Since first seeing and hearing the Ruffed Grouse hen and her chicks, especially the hen’s warning call that sounded like a scared puppy, the boys and I have startled them into flight several more times. It happens so fast I can’t pull my camera out of my pocket fast enough to capture it. My solution? When we walk through those areas, I set my camera to video and follow Conall, just in case. It’s easy to delete the video if nothing happens.
So far I’ve failed to get the grouse on video, but a couple days ago, I got something as exciting: a whole rafter of wild turkeys.
Actually, a couple days earlier, as we walked past the same field, wild turkeys erupted from the tall grass a few feet away. I happened to have my camera in hand but wasn’t taking video, so I only managed to capture the tail end (pun intended) of the group fleeing for the trees. I took screenshots from the video, showing some of the larger hens and their much smaller chicks.
The next day, heading out for a morning walk, the boys started sniffing the mowed path in that same area. I saw lots of turkey poop. Because the boys were intrigued with scents, I got several feet ahead of them. Looking up the slope, I saw the entire rafter of wild turkeys, huddled together on the path. I quickly grabbed my camera and set it to video. By this point Conall knew something was up but stayed by me when I asked him to. Knowing neither dog could harm the turkeys, as soon as my video was on, I said quietly to Conall, “Okay.”
I love seeing Finn’s ears flapping as he “runs” up the slope toward the birds in that video. I’m sure in his mind he was four years old again and fast as lightning.
Ebony Jewelwing Damselfly
Later on that same morning, as I walked behind Conall, I ran video just in case we came upon the grouse family. As usual, Finn was bringing up the rear. We didn’t startle any grouse, but a large, black, flying insect startled me! And then another! I’d never seen them before, and thought they must be dragonflies. I followed the second one after it landed on a leaf.
I switched to camera mode and got some closeups so that I could try to identify them when I got home.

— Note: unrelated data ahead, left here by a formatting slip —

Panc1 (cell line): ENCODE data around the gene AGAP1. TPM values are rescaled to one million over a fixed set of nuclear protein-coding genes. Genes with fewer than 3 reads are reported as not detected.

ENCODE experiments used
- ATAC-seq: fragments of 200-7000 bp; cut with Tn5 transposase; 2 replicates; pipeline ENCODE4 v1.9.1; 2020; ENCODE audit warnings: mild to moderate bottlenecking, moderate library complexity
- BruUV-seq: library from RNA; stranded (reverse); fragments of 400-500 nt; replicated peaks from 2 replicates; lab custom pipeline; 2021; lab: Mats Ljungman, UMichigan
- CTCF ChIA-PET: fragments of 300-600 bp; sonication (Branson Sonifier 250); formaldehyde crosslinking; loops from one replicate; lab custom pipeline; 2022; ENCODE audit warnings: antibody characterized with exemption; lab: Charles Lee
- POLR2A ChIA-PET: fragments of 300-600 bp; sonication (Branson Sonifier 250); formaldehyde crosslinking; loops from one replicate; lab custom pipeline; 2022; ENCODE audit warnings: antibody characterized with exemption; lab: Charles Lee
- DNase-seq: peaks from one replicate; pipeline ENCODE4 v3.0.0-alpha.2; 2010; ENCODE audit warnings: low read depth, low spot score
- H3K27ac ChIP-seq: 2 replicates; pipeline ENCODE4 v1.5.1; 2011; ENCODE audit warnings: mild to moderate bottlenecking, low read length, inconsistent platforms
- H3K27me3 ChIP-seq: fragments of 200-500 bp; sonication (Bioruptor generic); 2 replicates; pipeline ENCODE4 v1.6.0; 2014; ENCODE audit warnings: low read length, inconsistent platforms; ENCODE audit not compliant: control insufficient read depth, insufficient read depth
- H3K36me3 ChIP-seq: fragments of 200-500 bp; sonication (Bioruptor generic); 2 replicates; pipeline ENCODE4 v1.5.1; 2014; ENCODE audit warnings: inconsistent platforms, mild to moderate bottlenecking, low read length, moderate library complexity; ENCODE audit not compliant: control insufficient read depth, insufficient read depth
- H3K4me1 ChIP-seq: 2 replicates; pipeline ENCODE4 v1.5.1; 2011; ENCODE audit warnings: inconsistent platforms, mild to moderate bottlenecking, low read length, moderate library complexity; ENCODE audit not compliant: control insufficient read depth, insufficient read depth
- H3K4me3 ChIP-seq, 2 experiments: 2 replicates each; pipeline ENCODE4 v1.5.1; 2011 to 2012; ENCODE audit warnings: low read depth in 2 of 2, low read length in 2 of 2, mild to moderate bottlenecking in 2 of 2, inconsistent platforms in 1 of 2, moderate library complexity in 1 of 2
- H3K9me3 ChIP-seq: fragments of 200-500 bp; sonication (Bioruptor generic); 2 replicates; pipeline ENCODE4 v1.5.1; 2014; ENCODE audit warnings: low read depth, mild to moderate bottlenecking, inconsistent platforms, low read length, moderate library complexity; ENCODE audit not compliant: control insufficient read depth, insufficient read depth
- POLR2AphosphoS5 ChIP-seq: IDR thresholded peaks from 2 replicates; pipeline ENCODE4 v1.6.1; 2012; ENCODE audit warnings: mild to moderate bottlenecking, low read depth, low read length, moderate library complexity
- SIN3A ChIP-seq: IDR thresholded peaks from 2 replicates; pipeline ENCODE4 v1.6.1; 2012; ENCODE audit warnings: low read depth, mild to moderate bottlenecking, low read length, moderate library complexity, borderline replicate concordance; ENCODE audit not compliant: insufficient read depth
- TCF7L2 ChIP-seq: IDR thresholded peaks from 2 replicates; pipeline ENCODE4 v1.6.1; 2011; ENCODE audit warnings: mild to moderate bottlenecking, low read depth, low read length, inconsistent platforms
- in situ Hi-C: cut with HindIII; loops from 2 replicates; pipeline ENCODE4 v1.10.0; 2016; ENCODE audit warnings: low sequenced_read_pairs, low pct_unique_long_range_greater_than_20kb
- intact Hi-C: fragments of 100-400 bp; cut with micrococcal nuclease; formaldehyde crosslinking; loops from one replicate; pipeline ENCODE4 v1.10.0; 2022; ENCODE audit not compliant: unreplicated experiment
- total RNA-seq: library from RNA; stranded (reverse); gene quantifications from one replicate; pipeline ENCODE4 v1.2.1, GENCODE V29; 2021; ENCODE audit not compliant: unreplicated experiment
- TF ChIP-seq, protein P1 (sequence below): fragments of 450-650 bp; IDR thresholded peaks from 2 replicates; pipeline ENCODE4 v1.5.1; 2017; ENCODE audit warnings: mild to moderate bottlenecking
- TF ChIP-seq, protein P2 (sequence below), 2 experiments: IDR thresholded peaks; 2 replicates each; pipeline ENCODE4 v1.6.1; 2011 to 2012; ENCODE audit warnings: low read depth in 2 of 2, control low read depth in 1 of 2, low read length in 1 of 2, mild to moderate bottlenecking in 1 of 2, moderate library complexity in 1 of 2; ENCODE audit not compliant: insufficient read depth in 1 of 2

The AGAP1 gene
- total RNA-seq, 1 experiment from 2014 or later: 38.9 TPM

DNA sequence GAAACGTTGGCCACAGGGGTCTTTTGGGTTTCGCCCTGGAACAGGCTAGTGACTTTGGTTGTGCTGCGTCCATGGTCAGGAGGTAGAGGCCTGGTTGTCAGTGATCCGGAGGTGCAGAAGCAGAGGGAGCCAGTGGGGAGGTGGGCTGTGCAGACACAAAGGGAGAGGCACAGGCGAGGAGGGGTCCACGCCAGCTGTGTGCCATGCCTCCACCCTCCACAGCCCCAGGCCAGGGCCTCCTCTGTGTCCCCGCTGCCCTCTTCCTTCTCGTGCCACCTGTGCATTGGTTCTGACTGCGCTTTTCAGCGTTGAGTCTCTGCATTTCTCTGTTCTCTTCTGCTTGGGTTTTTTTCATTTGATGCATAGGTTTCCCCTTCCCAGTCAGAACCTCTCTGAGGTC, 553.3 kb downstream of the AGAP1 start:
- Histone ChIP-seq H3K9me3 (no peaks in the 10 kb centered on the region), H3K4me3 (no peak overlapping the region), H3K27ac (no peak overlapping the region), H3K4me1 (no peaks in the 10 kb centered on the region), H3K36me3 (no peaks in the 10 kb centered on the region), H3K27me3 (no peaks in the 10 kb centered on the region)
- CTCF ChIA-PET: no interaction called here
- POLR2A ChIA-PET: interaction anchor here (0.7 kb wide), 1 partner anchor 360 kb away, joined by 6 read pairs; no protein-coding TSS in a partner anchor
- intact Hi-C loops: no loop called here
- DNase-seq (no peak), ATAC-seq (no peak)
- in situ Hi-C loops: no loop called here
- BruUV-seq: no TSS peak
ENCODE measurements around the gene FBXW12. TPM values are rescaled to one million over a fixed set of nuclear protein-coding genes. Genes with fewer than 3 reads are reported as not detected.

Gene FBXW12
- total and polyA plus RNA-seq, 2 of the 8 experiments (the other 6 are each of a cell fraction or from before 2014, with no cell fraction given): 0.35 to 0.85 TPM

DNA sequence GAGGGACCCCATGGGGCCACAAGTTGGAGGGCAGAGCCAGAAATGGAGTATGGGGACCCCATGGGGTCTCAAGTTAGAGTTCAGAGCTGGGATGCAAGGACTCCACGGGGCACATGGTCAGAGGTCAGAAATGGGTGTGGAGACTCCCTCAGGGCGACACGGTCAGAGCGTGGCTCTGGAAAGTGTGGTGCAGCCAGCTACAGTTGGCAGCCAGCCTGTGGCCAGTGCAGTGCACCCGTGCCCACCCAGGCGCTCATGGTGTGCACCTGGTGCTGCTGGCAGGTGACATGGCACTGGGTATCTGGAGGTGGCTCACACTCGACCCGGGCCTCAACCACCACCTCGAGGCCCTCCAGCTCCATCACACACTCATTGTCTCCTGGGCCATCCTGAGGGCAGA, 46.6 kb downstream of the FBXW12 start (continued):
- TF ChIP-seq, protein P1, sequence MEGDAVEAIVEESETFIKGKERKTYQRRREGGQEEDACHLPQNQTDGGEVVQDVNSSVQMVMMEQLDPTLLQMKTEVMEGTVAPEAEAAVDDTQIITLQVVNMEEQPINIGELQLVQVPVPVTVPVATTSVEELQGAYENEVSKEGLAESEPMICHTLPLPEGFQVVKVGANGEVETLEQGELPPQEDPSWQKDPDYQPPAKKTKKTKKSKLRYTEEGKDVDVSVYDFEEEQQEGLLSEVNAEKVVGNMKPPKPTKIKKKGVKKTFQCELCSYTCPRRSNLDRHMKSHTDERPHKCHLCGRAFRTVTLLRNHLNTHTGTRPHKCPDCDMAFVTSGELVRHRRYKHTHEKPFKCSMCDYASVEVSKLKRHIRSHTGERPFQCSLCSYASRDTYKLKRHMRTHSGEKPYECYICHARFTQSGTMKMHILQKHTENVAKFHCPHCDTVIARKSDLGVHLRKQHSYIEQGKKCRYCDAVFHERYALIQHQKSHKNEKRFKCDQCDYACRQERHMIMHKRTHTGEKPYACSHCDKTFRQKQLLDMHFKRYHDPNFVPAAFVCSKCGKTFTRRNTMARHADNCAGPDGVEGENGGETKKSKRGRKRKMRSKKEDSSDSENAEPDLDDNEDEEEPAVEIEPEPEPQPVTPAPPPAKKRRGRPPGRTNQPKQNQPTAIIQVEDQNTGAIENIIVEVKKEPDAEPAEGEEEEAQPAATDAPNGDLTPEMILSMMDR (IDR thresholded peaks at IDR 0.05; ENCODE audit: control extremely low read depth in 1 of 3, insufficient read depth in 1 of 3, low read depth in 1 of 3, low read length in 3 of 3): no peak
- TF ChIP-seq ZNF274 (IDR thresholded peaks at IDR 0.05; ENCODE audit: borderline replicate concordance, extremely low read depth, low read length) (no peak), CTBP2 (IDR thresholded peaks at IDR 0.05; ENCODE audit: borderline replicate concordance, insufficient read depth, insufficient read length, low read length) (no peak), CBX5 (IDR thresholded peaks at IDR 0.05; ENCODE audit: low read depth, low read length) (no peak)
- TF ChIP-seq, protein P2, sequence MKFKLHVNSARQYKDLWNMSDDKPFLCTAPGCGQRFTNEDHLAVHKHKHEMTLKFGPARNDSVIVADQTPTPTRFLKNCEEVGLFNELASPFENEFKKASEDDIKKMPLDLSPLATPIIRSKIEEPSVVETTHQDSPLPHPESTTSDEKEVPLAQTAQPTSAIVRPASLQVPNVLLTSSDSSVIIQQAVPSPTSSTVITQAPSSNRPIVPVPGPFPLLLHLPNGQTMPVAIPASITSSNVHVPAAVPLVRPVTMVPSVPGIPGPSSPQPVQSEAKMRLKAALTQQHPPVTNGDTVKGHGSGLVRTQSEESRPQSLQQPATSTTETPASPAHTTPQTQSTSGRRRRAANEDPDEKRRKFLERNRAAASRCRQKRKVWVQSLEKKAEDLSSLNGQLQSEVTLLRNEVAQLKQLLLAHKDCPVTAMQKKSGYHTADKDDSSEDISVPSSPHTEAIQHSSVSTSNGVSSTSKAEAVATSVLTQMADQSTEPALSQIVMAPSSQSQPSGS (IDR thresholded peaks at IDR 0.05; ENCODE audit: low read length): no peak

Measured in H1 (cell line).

Turns out I saw a female Ebony Jewelwing damselfly. Damselflies and dragonflies are similar, with the latter being larger. The easiest way to tell them apart is when they’re not flying: a dragonfly’s wings stick straight out, perpendicular to their body like an airplane’s wings, while those of a damselfly fold back so they are in line with their body, as I saw with this Ebony Jewelwing. I also learned that the white dots on the wings signify the female. The males are even showier, apparently, their bodies iridescent green or blue, depending on the light.
Ebony Jewelwings are found in the eastern U.S. and southeastern Canada, ranging west to the Great Plains. Having lived my entire life in the western U.S. before moving to Vermont a year ago, I’d never seen one. They eat bugs – mosquitos, aphids, gnats, flies, water fleas. And they’re eaten by birds, reptiles, frogs, fish, and bats.
I resolved to return to the same spot and try to photograph a male Ebony Jewelwing. This morning, I did!
Unfortunately, he was the only one I saw and he was less cooperative about staying still than the female was two days ago. My photos don’t do justice to the stunning metallic green color of his body, which changed to blue when he moved and the sun hit him from a different angle. The male’s wings are more black than the female’s, as well. So beautiful! Nature never disappoints. I was being eaten alive by deer flies, though, so I didn’t linger.
Here’s a video of male Ebony Jewelwings. The videographer does a fabulous job capturing their mating ritual, the males entering duels of endurance to impress nearby females.
Slowing down. Not fun, for whatever reason, but not so bad, either, if the compensation is more time to see more of the wonders of nature.
Feature photo: screenshot of wild turkey hens and chicks taking flight, July 1, 2022.